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The Icon Bar: News and features: Book: The Video Games Guide
 

Book: The Video Games Guide

Posted by Andrew Poole on 09:00, 7/1/2007 | , ,
 
The Video Games GuideThe Video Games Guide, by Matt Fox (whom one assumes isn't the actor that plays Jack in Lost) is a 550 page guide to the good, the bad, the ugly and the obscure of video games from the past and present.
 
The book itself is in a similar format to the many movie guides out there, and contains a short review for each game listed along with their year of release, the original platform they were released for and a rating out of a possible 5 stars. There are also a set of glossy pages in the centre of the book which contain screenshots of the (over 100) 5-star rated games.
 
As you would expect, all the classic gaming platforms feature in the book, as do some of our favourites such as the BBC Micro and Acorn Archimedes. In the back of the book, there is a timeline of when the various systems mentioned in the book were released and what "gen" they belong to.
 
The book features a mixture of well known and some obscure games, and the reivews vary in detail to the point where some of them are no more than a few sentences about what the game was, where others go into a little depth about how the game came to be. Some don't have their own review, instead telling you to see the review for the game under a different name (for example, the Archimedes game Zarch tells you to go and read the entry for the Amiga game Virus).
 
Inside the book...The Archimedes game Zarch recieved a 4-star rating, and naturally, Elite was given a 5-star rating and also has one of the more lengthy reviews in the book, which goes as far as to look at how the game was squeezed into the BBC's memory. Repton also features, however only scored a 2-star rating and has a rather short review, which says little more than that the game was enjoyable and "borrowed heavily from Boulderdash and Dig Dug" and that it also appeared on the C64 and ZX Spectrum platforms. Sadly, no mention is made of Repton's sequels or popularity.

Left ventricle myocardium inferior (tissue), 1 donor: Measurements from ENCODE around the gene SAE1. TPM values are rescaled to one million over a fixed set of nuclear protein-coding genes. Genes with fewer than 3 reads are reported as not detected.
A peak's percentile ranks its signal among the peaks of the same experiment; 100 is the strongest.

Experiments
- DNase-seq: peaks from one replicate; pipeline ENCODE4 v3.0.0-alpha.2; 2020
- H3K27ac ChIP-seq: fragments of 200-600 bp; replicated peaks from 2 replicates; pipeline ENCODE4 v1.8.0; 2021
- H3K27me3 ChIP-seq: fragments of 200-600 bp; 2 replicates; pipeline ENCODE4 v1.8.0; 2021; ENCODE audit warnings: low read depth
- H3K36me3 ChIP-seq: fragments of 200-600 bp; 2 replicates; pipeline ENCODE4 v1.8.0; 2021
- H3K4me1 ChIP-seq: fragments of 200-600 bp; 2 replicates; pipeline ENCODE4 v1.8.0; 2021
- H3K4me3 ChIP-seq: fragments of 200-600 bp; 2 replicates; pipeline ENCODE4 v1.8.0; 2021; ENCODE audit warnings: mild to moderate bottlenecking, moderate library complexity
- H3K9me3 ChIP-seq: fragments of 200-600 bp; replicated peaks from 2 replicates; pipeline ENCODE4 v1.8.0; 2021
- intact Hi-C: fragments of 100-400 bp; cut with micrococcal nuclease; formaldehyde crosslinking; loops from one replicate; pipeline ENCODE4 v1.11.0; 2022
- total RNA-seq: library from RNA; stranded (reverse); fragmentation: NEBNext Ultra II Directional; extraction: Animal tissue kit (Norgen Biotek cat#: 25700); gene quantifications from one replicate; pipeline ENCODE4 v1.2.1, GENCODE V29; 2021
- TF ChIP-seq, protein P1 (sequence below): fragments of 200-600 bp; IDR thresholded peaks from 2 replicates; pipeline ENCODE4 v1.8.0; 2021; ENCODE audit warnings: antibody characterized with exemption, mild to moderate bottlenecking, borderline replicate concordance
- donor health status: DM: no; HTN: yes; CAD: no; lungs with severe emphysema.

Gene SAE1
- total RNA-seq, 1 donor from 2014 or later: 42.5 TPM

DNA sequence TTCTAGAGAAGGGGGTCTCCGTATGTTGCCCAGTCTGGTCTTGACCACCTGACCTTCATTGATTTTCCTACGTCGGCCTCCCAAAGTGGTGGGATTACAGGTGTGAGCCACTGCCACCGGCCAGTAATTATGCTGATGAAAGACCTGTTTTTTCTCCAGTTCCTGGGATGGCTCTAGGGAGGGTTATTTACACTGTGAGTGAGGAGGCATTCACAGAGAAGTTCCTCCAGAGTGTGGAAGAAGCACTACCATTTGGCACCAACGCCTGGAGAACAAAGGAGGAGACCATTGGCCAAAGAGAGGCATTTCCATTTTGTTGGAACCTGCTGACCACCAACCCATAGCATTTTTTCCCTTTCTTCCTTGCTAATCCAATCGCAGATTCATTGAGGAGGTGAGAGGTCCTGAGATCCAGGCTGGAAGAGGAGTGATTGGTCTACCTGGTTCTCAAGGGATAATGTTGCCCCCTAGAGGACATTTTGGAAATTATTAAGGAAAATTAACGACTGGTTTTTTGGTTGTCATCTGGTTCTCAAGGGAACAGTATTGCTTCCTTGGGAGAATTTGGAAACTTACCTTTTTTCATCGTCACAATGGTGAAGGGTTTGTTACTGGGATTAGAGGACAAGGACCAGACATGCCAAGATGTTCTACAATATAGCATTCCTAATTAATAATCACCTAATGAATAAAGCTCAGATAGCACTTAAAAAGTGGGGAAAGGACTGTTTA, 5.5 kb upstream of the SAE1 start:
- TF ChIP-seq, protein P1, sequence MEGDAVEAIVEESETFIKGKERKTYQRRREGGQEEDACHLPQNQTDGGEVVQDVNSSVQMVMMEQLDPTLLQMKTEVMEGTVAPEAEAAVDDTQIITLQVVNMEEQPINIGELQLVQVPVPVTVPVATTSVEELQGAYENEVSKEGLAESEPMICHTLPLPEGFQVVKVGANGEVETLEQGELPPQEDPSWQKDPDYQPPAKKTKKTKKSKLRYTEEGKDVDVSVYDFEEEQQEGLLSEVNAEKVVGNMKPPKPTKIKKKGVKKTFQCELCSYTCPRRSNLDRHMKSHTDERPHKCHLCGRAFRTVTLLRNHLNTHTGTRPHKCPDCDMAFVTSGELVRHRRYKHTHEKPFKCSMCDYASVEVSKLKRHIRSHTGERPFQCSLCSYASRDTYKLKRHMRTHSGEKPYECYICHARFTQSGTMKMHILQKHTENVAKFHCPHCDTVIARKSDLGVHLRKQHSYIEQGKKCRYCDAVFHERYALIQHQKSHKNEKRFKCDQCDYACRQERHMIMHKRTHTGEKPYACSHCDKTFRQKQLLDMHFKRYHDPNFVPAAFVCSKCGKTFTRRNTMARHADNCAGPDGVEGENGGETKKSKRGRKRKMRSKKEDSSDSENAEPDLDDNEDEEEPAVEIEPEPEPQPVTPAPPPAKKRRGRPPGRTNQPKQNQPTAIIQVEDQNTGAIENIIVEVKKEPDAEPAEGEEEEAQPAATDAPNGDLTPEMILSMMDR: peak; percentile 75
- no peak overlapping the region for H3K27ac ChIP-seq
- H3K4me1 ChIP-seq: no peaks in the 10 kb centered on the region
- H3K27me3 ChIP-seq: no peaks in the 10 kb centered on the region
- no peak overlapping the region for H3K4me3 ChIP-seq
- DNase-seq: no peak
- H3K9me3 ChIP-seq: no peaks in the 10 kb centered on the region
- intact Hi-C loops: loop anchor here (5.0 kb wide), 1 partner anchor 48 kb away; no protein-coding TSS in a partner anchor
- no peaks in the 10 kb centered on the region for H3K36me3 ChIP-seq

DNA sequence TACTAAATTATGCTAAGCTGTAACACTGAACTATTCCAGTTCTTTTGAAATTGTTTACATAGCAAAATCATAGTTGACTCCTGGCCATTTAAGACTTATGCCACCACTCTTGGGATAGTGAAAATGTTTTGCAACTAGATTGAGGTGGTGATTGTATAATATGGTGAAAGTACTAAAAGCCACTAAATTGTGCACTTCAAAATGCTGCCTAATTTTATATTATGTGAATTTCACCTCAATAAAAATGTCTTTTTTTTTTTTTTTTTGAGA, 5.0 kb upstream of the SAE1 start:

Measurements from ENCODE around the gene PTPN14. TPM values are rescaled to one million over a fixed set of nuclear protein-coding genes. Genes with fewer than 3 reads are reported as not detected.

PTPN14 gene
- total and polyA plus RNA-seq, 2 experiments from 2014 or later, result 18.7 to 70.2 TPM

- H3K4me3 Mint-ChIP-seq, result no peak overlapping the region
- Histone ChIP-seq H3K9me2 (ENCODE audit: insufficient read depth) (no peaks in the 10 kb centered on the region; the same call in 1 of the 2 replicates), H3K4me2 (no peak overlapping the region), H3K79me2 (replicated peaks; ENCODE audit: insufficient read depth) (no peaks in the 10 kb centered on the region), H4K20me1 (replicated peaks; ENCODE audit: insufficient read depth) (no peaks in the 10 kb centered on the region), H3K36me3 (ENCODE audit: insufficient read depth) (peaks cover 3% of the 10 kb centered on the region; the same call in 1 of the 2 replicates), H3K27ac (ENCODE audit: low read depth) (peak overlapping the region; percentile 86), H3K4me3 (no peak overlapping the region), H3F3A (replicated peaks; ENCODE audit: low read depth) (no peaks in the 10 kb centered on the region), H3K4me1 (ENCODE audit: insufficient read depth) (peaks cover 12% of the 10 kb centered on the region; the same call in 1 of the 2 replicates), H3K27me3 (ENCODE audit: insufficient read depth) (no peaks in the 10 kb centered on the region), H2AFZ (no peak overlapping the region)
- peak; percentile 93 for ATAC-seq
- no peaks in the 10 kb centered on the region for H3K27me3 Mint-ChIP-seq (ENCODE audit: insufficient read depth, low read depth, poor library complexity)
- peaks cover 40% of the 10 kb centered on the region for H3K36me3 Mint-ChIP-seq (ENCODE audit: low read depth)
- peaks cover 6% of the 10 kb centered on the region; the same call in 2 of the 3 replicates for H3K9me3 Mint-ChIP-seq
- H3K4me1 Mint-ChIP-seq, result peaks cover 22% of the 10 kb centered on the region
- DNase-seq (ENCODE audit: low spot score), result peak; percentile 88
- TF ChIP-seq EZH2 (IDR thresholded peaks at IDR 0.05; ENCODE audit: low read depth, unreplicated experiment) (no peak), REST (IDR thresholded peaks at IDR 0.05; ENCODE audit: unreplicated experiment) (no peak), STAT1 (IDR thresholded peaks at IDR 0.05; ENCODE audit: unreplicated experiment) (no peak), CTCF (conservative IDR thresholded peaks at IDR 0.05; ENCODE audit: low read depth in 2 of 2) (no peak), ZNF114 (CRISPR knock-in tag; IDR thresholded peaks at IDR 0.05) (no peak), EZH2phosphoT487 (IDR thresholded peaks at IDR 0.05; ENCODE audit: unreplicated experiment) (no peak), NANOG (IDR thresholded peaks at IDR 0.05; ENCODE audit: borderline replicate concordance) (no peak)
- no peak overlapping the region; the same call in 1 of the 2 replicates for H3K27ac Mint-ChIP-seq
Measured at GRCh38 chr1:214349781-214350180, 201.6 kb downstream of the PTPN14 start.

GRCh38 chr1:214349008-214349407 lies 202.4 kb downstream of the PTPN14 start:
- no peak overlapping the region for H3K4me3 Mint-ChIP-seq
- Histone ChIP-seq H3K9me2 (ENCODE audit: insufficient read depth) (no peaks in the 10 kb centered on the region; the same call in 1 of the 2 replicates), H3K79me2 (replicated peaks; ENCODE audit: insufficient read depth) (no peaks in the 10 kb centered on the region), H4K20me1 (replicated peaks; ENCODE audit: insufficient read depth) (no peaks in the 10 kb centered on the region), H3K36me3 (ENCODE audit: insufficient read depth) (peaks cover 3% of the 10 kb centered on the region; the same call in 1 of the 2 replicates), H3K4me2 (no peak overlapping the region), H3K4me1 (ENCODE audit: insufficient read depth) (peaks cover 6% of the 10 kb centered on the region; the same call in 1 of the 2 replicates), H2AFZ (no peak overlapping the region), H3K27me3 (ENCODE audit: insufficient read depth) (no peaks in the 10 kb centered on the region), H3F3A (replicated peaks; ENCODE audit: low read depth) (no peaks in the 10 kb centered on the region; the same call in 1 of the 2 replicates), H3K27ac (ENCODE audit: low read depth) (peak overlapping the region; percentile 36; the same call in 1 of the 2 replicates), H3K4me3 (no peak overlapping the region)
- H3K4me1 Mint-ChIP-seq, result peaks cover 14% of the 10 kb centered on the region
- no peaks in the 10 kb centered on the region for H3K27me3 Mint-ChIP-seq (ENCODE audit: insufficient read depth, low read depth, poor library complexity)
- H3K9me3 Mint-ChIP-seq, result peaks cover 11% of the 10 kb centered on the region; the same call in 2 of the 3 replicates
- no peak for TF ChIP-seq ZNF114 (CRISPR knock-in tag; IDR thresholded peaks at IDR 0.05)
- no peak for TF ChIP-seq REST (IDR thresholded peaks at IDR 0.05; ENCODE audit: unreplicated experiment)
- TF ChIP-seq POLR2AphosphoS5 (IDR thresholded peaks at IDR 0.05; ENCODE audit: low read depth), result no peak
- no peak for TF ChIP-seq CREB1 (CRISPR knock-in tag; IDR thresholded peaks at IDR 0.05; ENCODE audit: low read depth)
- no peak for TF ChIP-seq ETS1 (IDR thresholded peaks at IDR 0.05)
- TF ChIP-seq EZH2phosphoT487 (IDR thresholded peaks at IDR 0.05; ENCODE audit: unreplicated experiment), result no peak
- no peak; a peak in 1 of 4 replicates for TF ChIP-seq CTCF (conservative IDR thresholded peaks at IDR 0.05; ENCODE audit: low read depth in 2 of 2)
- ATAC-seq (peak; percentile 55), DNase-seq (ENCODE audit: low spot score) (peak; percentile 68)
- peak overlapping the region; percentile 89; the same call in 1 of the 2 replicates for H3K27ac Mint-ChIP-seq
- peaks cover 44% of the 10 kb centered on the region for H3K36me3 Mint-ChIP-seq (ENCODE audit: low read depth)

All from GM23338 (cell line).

Also included is a list of game developers and designers, each furnished with a list of what games reviewed, listed or otherwise referenced in the book they were involved with.
 
The back of the book contains several listings. Firstly, there's a "Video Games Chronology", which lists a great many games by their year of release (including many games not reviewed in the book). Games in this list that are reviewed in the book are shown in Bold type, with the 5-star rated games also being underlined, for quick reference. This list stretches from 1962-2006. There's also a "Computers and Consoles Chronology", which lists (as the name suggests) the various systems by their year of release. The Acorn machines featured in this list are the Atom, BBC and Archimedes. Sadly, after the Archimedes, no mention of Acorn or RISC OS machines is made.
 
The final list of games in the book is sorted by their designers or developers. This list includes many famous gaming names such as the Oliver Twins and of course Ian Bell and David Braben of Elite fame. Other names that appear in the list wouldn't immediately be associated with games, such as Douglas Adams.
 
Finally, there's a few lists of video game awards from various times, such as the Best of E3 and the Video Game BAFTAs, although oddly it doesn't mention the year that the awards were taken from, which makes the "Game of the year" listing a little pointless.
 
The good:
- Pretty space-invaders style cover
- Simple and clean layout
- Elite got a 5-star rating